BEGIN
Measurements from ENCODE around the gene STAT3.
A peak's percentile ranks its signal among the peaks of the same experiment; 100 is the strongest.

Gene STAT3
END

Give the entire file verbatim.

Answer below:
Measurements from ENCODE around the gene STAT3.
A peak's percentile ranks its signal among the peaks of the same experiment; 100 is the strongest.

Gene STAT3